Matt Von Pinnon, Published August 17 2013
Von Pinnon: HoDo has place in Fargo's psyche
By day, business people craft plans on the back of bar napkins. Old friends hug before sitting down to lunch.
By night, women in heels mug for cellphone photos with martinis while men in T-shirts and blue jeans join co-workers for a beer.
It’s an otherwise odd mix of people, but it doesn’t feel odd here. It feels genuine.
Ten years ago, several months before the restored Hotel Donaldson reopened to fanfare, owner Karen Stoker said she wanted the place to be hip and funky but not uptight.
“I want it to be fairly eclectic, casual – comfortable but edgy,” she said.
It’s those traits that have made the HoDo a destination for both well-to-do travelers and local folks who want to impress visitors.
After all, the HoDo represents more than just another renovation project. It represents a major cornerstone in the renaissance of downtown. It represents Fargo’s aspirational spirit to be better up close than outsiders expect from afar.
But the HoDo’s best trait is its large windows to the world, none better than in the lounge that faces west.
There, those on the inside can watch the hustle and bustle of downtown’s varied characters head off to who-knows-where.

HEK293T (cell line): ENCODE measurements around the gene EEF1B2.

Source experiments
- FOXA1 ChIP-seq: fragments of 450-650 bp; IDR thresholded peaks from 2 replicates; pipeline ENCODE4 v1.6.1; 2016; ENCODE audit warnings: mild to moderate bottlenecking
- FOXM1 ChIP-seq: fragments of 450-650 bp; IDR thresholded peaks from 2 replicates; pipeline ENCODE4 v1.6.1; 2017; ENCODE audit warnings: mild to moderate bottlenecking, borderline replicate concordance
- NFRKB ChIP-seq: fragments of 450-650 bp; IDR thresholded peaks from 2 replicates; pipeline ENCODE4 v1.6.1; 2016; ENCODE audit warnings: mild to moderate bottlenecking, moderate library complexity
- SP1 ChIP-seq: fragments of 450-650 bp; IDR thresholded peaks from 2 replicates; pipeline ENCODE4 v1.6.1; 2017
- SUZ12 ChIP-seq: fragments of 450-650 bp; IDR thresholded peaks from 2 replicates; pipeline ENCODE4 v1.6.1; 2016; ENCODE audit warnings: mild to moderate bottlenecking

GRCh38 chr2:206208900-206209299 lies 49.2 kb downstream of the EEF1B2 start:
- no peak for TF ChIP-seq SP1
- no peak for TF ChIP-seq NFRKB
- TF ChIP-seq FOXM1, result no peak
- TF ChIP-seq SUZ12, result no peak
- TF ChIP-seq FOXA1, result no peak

Outside, people at the crossroads of perhaps Fargo’s most congested pedestrian intersection look in on the lounge as if looking into an exotic aquarium.
The HoDo is a place to see and be seen.
Surely, there are men and women who go there dressed to impress. A night that starts or ends at Hotel Donaldson is not just another night for most.
But the lounge is also a place where you get the feeling that anybody can pop in at any time. It has an air of unexpectedness.
Thirteen years ago, about 50 low-income residents of the
run-down building were surprised to learn they’d have to move out.
Some had lived there for 20 years or more.
For months it remained a mystery what was in store for the property or who was behind the purchase.
Eventually, Stoker emerged as the buyer. She said she was sensitive to the plight of those forced to move. She said her intentions were good, that she loved Fargo, its downtown and she had something special in mind for the place she called “the Don.”
Everyone watched and waited to see what would come of her vision.
She took her time and consulted with others. It would be ready when it was ready and, even once it opened, she promised it would change as needed.
Stoker relied on area artists, old friends and hometown chefs to create a place that was local and authentic, a place where those who once lived there might even feel welcome.
That outsiders found it surprising and refreshing just illustrates that the area had never before been one to tout its talents.
The HoDo has shown us we have a lot to be proud of right here, right around us.
Looking inside or outside those big windows on the west, we see ourselves. We see all kinds of people with all kinds of potential.
Von Pinnon is editor of The Forum. Reach him at (701) 241-5579, firstname.lastname@example.org or on Twitter at @inforumed